Once your little bundle of joy has arrived you quickly become so involved taking care of him or her that you may push your own needs aside. Yet, this is the time when you really need to listen to your body and be aware of your own needs. If you are not at your best, you can’t possibly take care of your little one.
All moms – new and experienced – attempt to “do it all” once they bring home the new baby. In most cases they haven’t been home for 48 hours (at least) and attempt to pick up where they left off. It may even be more appealing now that the baby bump is gone and bending, reaching, and crouching is easier. Some women, especially those who enjoy exercising, may be tempted to try to get back into their workout routine and lose the baby weight as soon as possible.
But, it’s truly important to slow down and let your body heal. Just think, you’ve spent the last nine months watching your body change, so keep in mind that it will not heal or change back to pre-baby overnight. In fact, it could take up to a year. What you do now to help care for your postpartum body will ensure that you get back to your healthiest self sooner.
You’ve probably heard tales of cracked, sore nipples from breastfeeding mothers or even experienced the pain yourself. There are many women who say, “I stopped breastfeeding because it hurt too much.” But, if you are breastfeeding correctly it will not hurt. That bears repeating. If you are breastfeeding correctly, it will not hurt. Unfortunately, it’s not unusual for breastfeeding to be painful and difficult particularly in the beginning for new mothers. Good positioning and correct latch-on are key to helping you breastfeed correctly and cherish the precious time with your baby.
Although breastfeeding is a mother’s choice to do what she feels is best for both her and her baby, if you do choose to breastfeed, you should know how to do it correctly. Luckily, there are plenty of opportunities to find the crucial support you need. Most women experience breastfeeding difficulty at some point, so you should not feel embarrassed, nervous or anxious about seeking help. Whether you reach out to another mom who is successfully breastfeeding their baby, a nurse for help before you leave the hospital, or a board-certified lactation consultant, it is important you begin breastfeeding correctly so you can continue to be comfortable.
There are several ways to hold your baby as you breastfeed. You may find that you need to try a variety of them until you and your baby are both comfortable. The most common positions include the football hold, cradle hold, and cross-cradle hold. Another popular position for nursing is side-laying. This is particularly comfortable if you have had a C-section. When you are properly positioned you will not experience a sore back, shoulders or breasts, and your baby will be able to properly latch on. Continue reading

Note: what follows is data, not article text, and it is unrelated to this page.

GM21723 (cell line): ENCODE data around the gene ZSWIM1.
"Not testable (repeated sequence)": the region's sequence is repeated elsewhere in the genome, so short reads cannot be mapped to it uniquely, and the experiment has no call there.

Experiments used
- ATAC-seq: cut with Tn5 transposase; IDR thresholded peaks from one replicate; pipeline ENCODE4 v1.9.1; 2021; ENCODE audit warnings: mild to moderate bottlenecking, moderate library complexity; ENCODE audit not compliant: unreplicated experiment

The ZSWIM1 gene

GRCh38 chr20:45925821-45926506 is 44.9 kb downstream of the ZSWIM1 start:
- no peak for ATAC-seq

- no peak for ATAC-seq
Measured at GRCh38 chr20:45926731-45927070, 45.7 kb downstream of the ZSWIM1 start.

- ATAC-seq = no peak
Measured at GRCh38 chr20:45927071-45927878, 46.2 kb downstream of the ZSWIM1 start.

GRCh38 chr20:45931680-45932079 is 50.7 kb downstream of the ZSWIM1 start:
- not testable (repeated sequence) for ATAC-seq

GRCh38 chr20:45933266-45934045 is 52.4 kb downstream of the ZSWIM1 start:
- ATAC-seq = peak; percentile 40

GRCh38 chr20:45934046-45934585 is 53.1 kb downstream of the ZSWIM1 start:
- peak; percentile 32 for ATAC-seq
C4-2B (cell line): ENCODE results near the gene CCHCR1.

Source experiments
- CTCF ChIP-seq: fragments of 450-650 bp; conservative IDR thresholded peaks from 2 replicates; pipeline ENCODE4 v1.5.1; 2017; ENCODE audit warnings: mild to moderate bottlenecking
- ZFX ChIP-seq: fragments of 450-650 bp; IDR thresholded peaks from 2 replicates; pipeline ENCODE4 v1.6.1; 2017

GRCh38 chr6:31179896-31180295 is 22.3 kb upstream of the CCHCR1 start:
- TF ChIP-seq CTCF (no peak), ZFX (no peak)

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As a sleep-deprived parent of a newborn you’re probably ready to sleep just about anywhere, so it can be quite puzzling that it’s so dang difficult getting baby to sleep in crib. Chances are, your baby prefers to get most of her sleep nestled in your comforting arms. However, there’s a reason you spent so much time selecting the perfect crib for your baby’s room and you and your baby can both benefit from him getting a deeper, safer night’s sleep in it.
Many moms suffer from their baby doing more screaming than snoozing in their crib, but don’t give up. The sooner you can start creating good habits for your baby, the better. Studies have shown that babies get less sleep and wake up more often if they sleep anywhere but their crib. Whether you’re driving them around for 45 minutes in the car or pushing them in the stroller to lull them to sleep, they will always get a better rest in their own crib. In general, once your baby has hit the 6-month mark, their sleeping habits – both naptime and nighttime- become much harder to change. If your baby is older, rest assured it’s not too late to ease him into the crib. It just may take a little more time and patience. The following are a few scenarios and how to help your baby (and you!) get their healthy and safe rest. Continue reading